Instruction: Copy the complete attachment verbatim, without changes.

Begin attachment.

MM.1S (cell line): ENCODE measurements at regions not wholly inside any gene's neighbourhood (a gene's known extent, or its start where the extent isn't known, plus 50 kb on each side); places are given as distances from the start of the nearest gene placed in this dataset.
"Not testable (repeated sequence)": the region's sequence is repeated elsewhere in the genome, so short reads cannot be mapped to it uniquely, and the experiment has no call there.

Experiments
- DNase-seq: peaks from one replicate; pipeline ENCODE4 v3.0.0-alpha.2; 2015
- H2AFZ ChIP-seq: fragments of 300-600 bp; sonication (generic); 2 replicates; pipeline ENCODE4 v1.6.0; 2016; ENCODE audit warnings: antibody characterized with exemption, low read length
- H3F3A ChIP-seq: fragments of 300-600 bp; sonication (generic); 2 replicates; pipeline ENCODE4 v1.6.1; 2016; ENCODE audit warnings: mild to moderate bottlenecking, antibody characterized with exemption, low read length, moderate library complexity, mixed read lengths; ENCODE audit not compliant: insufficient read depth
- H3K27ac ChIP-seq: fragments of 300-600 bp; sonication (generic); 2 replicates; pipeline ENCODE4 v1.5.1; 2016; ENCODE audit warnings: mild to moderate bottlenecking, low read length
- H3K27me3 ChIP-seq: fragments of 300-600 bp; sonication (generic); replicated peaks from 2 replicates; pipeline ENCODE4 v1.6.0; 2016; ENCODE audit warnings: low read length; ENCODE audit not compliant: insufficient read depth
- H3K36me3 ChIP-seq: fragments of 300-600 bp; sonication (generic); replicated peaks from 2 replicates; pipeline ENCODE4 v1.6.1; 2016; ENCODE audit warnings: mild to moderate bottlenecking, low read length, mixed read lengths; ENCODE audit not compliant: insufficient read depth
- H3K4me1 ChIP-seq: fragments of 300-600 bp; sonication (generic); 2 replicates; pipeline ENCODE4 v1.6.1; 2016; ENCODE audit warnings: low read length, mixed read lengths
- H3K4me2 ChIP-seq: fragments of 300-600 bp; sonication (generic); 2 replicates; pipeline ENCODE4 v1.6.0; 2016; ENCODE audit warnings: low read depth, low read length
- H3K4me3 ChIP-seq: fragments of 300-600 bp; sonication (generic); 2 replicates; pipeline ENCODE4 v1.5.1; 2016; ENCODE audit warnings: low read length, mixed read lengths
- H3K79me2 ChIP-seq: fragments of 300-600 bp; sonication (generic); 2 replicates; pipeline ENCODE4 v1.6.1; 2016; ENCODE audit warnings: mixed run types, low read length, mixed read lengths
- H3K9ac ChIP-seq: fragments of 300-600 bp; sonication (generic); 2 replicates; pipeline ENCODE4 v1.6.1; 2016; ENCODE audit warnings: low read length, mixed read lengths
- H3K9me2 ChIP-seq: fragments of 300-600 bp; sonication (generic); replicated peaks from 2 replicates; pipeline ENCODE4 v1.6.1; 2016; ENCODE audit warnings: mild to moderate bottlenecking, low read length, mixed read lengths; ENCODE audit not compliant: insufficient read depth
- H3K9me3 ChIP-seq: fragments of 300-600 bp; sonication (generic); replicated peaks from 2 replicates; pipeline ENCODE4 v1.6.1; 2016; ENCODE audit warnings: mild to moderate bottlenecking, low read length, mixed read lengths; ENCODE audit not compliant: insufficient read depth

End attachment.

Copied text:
MM.1S (cell line): ENCODE measurements at regions not wholly inside any gene's neighbourhood (a gene's known extent, or its start where the extent isn't known, plus 50 kb on each side); places are given as distances from the start of the nearest gene placed in this dataset.
"Not testable (repeated sequence)": the region's sequence is repeated elsewhere in the genome, so short reads cannot be mapped to it uniquely, and the experiment has no call there.

Experiments
- DNase-seq: peaks from one replicate; pipeline ENCODE4 v3.0.0-alpha.2; 2015
- H2AFZ ChIP-seq: fragments of 300-600 bp; sonication (generic); 2 replicates; pipeline ENCODE4 v1.6.0; 2016; ENCODE audit warnings: antibody characterized with exemption, low read length
- H3F3A ChIP-seq: fragments of 300-600 bp; sonication (generic); 2 replicates; pipeline ENCODE4 v1.6.1; 2016; ENCODE audit warnings: mild to moderate bottlenecking, antibody characterized with exemption, low read length, moderate library complexity, mixed read lengths; ENCODE audit not compliant: insufficient read depth
- H3K27ac ChIP-seq: fragments of 300-600 bp; sonication (generic); 2 replicates; pipeline ENCODE4 v1.5.1; 2016; ENCODE audit warnings: mild to moderate bottlenecking, low read length
- H3K27me3 ChIP-seq: fragments of 300-600 bp; sonication (generic); replicated peaks from 2 replicates; pipeline ENCODE4 v1.6.0; 2016; ENCODE audit warnings: low read length; ENCODE audit not compliant: insufficient read depth
- H3K36me3 ChIP-seq: fragments of 300-600 bp; sonication (generic); replicated peaks from 2 replicates; pipeline ENCODE4 v1.6.1; 2016; ENCODE audit warnings: mild to moderate bottlenecking, low read length, mixed read lengths; ENCODE audit not compliant: insufficient read depth
- H3K4me1 ChIP-seq: fragments of 300-600 bp; sonication (generic); 2 replicates; pipeline ENCODE4 v1.6.1; 2016; ENCODE audit warnings: low read length, mixed read lengths
- H3K4me2 ChIP-seq: fragments of 300-600 bp; sonication (generic); 2 replicates; pipeline ENCODE4 v1.6.0; 2016; ENCODE audit warnings: low read depth, low read length
- H3K4me3 ChIP-seq: fragments of 300-600 bp; sonication (generic); 2 replicates; pipeline ENCODE4 v1.5.1; 2016; ENCODE audit warnings: low read length, mixed read lengths
- H3K79me2 ChIP-seq: fragments of 300-600 bp; sonication (generic); 2 replicates; pipeline ENCODE4 v1.6.1; 2016; ENCODE audit warnings: mixed run types, low read length, mixed read lengths
- H3K9ac ChIP-seq: fragments of 300-600 bp; sonication (generic); 2 replicates; pipeline ENCODE4 v1.6.1; 2016; ENCODE audit warnings: low read length, mixed read lengths
- H3K9me2 ChIP-seq: fragments of 300-600 bp; sonication (generic); replicated peaks from 2 replicates; pipeline ENCODE4 v1.6.1; 2016; ENCODE audit warnings: mild to moderate bottlenecking, low read length, mixed read lengths; ENCODE audit not compliant: insufficient read depth
- H3K9me3 ChIP-seq: fragments of 300-600 bp; sonication (generic); replicated peaks from 2 replicates; pipeline ENCODE4 v1.6.1; 2016; ENCODE audit warnings: mild to moderate bottlenecking, low read length, mixed read lengths; ENCODE audit not compliant: insufficient read depth